As a matter of fact, blockchain is revolutionizing almost every industry and here are some immediate use cases of blockchain technology.
Here are some decentralized applications attacking different verticals:
7. Haven’t all the thefts involving Bitcoin shown that blockchains aren’t secure?
Most of the thefts involving virtual currencies are a result of people’s having the password, or private key, to a virtual currency wallet stolen or hacked. Virtual currencies are particularly vulnerable to this kind of attack because once a hacker moves money out of a wallet, there is no central authority to move it back. Any blockchain wallet or account is generally only as secure as its private key.
While private keys are a security vulnerability, blockchains are generally more secure against attacks in which a bad actor tries to change the records in the database. Because of the way blocks are chained together, it is obvious when someone has tampered with old records.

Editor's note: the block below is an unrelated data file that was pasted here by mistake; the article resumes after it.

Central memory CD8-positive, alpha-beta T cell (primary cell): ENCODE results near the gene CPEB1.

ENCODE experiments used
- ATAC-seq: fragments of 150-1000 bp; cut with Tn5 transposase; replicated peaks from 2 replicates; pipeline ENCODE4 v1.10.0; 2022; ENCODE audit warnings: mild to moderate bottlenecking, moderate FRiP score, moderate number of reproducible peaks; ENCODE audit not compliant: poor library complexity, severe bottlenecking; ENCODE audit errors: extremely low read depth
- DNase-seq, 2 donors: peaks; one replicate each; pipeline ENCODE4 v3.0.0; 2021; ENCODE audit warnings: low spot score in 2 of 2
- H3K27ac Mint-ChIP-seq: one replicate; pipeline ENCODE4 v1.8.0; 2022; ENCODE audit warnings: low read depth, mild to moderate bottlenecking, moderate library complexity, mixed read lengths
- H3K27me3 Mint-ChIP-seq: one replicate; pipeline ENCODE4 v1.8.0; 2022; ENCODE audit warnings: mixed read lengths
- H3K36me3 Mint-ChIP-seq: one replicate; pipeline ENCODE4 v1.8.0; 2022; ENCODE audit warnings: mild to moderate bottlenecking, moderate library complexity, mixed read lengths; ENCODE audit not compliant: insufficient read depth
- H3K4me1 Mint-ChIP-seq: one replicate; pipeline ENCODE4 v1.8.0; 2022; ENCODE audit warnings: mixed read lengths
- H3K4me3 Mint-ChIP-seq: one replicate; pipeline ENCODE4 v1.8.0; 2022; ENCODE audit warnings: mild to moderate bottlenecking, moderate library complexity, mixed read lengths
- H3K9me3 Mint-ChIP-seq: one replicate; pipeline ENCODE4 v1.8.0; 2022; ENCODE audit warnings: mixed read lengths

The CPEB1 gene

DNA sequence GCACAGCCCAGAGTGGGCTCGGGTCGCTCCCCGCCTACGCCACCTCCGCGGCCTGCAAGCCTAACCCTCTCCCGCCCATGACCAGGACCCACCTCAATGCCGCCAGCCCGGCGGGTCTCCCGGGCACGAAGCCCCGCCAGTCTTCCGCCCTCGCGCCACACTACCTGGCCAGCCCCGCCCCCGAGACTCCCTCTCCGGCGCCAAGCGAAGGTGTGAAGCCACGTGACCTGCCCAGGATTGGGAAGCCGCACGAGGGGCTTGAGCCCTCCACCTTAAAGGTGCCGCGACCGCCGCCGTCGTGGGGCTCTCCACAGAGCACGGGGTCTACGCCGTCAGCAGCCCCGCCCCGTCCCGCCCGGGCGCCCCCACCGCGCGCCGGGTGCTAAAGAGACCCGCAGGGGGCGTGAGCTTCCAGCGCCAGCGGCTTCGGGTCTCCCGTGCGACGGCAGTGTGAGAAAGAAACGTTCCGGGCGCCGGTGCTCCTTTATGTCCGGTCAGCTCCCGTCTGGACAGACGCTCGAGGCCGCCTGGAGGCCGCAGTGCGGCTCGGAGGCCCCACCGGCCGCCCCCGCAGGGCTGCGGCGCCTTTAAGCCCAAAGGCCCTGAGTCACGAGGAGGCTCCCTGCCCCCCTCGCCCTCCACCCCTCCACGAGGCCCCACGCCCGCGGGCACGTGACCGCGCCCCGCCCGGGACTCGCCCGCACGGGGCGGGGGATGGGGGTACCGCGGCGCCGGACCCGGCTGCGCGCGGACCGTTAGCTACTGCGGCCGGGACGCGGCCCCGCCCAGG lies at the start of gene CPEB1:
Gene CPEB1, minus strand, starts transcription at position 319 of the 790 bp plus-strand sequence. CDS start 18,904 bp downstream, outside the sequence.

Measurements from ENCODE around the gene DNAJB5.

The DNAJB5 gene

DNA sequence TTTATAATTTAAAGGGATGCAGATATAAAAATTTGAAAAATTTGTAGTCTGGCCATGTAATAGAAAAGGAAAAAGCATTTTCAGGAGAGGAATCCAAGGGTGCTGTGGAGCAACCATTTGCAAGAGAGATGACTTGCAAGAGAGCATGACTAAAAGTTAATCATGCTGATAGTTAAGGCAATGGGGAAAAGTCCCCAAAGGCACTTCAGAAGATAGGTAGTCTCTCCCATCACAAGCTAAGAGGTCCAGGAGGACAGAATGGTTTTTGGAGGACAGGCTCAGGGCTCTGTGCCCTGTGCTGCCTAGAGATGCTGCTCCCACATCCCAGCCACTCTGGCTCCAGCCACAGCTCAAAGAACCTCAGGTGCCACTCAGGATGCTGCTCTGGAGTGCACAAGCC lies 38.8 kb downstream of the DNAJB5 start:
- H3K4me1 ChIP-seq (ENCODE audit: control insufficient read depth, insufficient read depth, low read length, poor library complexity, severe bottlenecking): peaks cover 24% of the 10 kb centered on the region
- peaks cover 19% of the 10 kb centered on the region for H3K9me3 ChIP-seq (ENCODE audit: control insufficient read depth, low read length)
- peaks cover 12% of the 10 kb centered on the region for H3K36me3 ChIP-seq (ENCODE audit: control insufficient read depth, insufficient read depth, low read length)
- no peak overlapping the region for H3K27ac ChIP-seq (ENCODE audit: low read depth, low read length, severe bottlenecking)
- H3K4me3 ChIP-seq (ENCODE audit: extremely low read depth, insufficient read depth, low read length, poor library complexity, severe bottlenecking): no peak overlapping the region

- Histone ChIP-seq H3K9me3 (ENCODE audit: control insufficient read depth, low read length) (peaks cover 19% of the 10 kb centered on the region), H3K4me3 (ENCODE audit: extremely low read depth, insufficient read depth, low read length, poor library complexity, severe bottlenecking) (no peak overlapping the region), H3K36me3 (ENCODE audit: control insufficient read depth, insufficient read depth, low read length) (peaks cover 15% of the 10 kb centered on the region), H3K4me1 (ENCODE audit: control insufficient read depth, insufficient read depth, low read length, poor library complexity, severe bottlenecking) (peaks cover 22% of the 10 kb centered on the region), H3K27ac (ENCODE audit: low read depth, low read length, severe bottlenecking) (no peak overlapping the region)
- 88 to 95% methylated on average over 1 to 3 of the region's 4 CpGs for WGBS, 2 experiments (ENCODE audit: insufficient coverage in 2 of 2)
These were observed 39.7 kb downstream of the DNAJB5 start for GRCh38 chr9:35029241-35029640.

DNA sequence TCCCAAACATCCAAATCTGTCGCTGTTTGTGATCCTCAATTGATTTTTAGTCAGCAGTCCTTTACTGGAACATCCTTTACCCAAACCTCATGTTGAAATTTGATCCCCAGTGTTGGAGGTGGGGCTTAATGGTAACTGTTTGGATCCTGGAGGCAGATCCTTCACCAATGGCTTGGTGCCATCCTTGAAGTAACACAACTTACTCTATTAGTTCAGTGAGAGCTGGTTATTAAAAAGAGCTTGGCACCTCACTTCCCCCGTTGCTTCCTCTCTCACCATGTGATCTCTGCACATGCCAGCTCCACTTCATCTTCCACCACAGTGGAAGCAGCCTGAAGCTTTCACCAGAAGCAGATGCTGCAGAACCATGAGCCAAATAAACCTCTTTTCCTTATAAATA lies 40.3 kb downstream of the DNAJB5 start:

8. What is Ethereum?
While Bitcoin is, effectively, a decentralized application for payments. Ethereum adds another layer by allowing users to put code on its blockchain that executes automatically. This code is called a “smart contract.” In this way, Ethereum hopes to create a decentralized computing platform — a global supercomputer.
9. What are initial coin offerings (ICOs)?
An ICO is simply:
- The sale of tokens by a blockchain company looking to raise funds.
- These tokens are often subsequently traded on cryptocurrency exchanges.
- Investors in ICOs hope to turn a profit by buying early access to potentially foundational decentralized applications, just as early investors into bitcoin and ether did.
10. Why are ICOs so controversial?
Initial coin offerings could represent a big shift in how companies raise money and/or incentivize various stakeholders (e.g., developers, investors, users).
At the same time, ICOs are on shaky regulatory footing-many have come under fire for a lack of transparency, no viable product, or even fraud.